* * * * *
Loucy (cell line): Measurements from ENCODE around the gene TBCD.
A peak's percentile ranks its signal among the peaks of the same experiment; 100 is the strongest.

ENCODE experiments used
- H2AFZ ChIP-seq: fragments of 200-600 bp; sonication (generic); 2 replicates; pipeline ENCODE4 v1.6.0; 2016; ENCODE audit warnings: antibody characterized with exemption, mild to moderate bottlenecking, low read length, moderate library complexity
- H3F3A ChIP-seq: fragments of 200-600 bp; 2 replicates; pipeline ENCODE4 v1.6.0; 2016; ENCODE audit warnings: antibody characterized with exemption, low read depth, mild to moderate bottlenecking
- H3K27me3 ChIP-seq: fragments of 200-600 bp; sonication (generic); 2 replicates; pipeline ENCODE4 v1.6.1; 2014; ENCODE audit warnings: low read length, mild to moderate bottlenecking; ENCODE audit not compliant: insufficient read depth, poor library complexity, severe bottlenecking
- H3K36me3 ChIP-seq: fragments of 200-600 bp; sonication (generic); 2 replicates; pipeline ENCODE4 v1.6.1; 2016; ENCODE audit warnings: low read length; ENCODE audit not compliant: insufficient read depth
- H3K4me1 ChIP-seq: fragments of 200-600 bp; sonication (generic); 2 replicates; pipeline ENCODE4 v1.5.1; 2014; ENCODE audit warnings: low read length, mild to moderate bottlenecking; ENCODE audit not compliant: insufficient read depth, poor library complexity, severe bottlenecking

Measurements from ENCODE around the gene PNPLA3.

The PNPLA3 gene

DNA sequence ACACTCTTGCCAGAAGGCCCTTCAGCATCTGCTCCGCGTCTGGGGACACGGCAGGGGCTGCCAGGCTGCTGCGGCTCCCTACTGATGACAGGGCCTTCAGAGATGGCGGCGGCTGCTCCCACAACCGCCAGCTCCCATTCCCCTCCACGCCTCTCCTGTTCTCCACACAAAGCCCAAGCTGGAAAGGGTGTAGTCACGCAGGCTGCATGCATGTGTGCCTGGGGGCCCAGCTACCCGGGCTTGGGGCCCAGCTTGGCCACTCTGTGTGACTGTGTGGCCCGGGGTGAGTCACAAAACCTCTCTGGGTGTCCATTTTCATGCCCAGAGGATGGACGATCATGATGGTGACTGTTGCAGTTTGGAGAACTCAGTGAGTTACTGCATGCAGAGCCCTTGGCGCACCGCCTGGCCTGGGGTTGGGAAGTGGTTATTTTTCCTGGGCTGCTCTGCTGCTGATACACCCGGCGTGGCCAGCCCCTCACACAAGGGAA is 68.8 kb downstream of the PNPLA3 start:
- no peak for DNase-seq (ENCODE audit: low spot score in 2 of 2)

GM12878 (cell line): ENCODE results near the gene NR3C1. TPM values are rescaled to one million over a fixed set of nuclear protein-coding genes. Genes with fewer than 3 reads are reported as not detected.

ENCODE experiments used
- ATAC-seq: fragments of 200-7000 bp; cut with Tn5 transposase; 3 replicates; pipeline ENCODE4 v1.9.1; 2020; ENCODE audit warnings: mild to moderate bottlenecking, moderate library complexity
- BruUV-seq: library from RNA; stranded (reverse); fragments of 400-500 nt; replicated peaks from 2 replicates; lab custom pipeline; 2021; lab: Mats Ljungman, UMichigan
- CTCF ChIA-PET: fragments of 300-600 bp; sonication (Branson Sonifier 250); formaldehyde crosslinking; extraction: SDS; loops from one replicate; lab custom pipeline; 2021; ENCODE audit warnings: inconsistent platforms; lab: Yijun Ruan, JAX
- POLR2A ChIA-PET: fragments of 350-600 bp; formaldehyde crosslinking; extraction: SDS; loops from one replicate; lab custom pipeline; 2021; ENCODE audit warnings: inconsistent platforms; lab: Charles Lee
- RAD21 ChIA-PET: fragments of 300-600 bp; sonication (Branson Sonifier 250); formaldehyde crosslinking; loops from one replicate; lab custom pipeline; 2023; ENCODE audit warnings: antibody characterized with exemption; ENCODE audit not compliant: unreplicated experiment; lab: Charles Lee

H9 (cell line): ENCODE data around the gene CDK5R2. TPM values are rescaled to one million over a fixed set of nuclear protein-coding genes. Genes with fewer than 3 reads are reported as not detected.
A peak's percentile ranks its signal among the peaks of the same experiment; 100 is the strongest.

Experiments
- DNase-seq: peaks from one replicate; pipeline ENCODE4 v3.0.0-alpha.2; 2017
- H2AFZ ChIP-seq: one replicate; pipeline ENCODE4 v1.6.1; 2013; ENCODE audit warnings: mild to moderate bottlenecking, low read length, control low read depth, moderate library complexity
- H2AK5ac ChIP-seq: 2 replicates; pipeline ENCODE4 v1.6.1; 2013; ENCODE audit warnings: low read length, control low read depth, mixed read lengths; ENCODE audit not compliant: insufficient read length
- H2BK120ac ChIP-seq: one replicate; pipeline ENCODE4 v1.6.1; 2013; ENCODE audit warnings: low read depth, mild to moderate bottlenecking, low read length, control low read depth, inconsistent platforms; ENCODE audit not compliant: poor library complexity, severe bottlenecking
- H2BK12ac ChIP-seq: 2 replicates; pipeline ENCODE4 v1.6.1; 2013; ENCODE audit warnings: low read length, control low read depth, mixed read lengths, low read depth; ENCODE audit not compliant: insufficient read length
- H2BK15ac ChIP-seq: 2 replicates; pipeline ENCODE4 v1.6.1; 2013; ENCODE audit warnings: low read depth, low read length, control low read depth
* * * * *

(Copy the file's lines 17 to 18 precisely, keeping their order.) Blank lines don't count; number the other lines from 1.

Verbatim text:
- CTCF ChIA-PET: fragments of 300-600 bp; sonication (Branson Sonifier 250); formaldehyde crosslinking; extraction: SDS; loops from one replicate; lab custom pipeline; 2021; ENCODE audit warnings: inconsistent platforms; lab: Yijun Ruan, JAX
- POLR2A ChIA-PET: fragments of 350-600 bp; formaldehyde crosslinking; extraction: SDS; loops from one replicate; lab custom pipeline; 2021; ENCODE audit warnings: inconsistent platforms; lab: Charles Lee